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Title: Now You Are Beginning Again

Source(s): Dinétah: An Early History of the Navajo People

Author(s): Barboncito (Author); Lawrence D. Sundberg (Author)

In this passage, Barboncito urges his people to care for their sheep as if they were family members.

“Now you are beginning again. Take care of your sheep, as you would care for your own children. Never kill them for food. If you are hungry, go out! Find the wild plants, find the wild animals, or go without food, for you have done that before! The...

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Title: Last Living Apache Scout

Source(s): Indeh: An Apache Odyssey

Author(s): Big Mouth (Author); Eve Ball (Author)

Big Mouth describes the defeat and imprisonment of his people at Fort Sumner.

I am Big Mouth, last living scout of the Apache wars. I served in the campaigns against Victorio and Geronimo. I do not know my exact age, but I was six or seven years old when my people, the Mescalero Apaches, were forced into captivity at Fort Sumn...

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Title: Navajo

Author(s): Southwest Crossroads Spotlight

Navajo history: early migration from Alaska and Canada to encounters with the Spanish and war with the United States; concludes with an account of contemporary Navajo life.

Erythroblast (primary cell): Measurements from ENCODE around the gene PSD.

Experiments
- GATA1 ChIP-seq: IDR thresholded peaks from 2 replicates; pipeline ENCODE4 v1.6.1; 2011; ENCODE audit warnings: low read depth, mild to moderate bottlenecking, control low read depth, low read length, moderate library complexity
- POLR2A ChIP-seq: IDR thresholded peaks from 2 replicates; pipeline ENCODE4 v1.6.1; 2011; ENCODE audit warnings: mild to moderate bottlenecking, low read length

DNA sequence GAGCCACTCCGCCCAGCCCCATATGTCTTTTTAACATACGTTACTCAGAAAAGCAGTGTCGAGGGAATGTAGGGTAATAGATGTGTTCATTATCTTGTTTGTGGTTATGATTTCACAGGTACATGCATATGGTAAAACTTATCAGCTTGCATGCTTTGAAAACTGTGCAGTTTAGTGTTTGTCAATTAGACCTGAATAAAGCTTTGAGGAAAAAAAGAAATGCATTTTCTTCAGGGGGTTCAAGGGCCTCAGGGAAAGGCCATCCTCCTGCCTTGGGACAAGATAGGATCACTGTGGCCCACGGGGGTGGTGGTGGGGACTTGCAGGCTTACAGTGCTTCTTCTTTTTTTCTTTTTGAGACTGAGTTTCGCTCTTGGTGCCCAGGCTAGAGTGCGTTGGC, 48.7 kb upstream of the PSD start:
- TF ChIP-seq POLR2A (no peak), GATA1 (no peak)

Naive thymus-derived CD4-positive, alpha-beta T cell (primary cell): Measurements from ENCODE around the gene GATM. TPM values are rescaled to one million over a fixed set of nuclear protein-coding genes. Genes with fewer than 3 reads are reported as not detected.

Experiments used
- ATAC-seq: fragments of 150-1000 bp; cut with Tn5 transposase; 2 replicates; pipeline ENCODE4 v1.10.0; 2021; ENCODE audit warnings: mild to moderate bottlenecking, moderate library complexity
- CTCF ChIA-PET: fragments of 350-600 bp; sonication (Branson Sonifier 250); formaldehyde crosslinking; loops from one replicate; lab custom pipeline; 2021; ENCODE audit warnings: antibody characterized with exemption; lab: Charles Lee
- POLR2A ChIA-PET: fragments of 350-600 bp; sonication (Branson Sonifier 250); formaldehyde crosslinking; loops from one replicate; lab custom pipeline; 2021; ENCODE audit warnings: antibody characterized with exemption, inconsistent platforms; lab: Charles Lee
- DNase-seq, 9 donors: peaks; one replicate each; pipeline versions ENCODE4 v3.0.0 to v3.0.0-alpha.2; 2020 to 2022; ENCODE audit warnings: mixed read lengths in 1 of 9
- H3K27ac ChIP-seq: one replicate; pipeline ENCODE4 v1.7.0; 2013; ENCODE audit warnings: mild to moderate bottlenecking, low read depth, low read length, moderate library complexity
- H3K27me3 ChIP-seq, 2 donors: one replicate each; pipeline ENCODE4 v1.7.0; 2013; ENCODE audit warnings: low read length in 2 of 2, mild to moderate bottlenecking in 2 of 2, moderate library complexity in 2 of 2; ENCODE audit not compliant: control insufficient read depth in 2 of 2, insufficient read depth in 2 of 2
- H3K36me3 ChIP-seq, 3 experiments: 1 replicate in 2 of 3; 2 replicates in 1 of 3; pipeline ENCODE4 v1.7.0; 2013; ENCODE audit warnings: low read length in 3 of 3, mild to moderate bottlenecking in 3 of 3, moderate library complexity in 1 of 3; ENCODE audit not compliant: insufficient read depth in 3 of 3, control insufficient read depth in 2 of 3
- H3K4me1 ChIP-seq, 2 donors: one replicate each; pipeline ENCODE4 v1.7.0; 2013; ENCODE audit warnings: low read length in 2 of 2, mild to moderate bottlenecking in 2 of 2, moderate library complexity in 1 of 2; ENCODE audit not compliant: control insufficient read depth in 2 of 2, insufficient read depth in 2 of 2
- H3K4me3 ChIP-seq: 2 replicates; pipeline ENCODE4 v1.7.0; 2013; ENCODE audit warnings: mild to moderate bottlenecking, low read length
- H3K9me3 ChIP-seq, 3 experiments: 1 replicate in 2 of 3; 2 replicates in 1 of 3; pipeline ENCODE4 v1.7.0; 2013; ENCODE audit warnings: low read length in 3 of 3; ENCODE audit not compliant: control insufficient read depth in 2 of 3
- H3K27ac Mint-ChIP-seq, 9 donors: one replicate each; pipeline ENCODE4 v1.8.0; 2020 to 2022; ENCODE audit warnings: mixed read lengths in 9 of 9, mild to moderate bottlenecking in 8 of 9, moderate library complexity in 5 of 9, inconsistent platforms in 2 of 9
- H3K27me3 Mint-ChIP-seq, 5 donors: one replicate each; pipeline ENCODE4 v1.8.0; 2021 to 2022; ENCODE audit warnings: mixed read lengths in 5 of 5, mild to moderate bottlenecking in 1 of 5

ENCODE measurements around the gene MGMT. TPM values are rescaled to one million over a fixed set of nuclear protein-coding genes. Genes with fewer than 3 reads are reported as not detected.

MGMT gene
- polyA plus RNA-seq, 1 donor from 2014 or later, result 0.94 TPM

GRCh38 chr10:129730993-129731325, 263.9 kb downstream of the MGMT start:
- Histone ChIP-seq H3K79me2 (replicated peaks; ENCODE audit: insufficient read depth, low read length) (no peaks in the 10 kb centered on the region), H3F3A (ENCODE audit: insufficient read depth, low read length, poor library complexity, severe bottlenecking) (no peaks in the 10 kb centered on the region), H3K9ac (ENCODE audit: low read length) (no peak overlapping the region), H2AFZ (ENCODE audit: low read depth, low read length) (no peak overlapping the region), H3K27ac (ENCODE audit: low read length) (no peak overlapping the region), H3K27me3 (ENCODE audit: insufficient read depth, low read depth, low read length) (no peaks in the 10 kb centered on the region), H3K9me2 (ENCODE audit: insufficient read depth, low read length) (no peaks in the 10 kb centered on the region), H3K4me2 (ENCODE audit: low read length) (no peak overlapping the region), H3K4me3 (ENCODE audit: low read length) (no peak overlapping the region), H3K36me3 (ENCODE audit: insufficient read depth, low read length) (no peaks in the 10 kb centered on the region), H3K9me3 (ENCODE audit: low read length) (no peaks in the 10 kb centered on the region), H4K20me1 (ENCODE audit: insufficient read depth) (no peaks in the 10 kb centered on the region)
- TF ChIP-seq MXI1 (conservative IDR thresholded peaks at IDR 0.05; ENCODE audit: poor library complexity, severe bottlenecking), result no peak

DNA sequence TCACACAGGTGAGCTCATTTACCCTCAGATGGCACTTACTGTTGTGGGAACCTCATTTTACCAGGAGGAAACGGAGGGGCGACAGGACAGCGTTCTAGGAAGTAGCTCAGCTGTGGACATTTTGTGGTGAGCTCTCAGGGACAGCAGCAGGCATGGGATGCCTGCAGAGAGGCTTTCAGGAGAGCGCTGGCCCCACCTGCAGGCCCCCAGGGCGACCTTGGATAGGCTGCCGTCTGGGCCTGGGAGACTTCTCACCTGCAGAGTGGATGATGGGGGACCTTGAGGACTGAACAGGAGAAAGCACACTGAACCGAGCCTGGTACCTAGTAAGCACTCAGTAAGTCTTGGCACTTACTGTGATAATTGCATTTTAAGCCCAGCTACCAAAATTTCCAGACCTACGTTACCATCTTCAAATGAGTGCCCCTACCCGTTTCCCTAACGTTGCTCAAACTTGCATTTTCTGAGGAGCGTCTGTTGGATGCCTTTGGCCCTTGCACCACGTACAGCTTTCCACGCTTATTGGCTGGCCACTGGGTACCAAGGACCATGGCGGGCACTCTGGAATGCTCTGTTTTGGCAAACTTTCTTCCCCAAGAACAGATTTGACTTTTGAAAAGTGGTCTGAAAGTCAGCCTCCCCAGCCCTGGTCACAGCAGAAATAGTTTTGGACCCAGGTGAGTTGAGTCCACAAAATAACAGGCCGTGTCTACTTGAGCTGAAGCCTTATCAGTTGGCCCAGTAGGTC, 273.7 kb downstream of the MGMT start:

Traditional Navajo, or Diné, stories tell that First Man, First Woman, the Holy People, and all the animals had to pass through three different worlds before emerging into the Fourth or Glittering World. Here, the People saw four rivers bounded by f...

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Title: Dinétah - Manuelito

Source(s): Dinétah: An Early History of the Navajo People

Author(s): Manuelito (Author); Lawrence D. Sundberg (Author)

A quote from Manuelito, a leader of the Dineh people, on their release from Fort Sumner.

“When we saw the top of the mountain from Albuquerque, we wondered if it was our mountain, and we felt like talking to the ground, we loved it so. Some of the old men and women cried with joy when they reached their homes.”

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Results Found: 4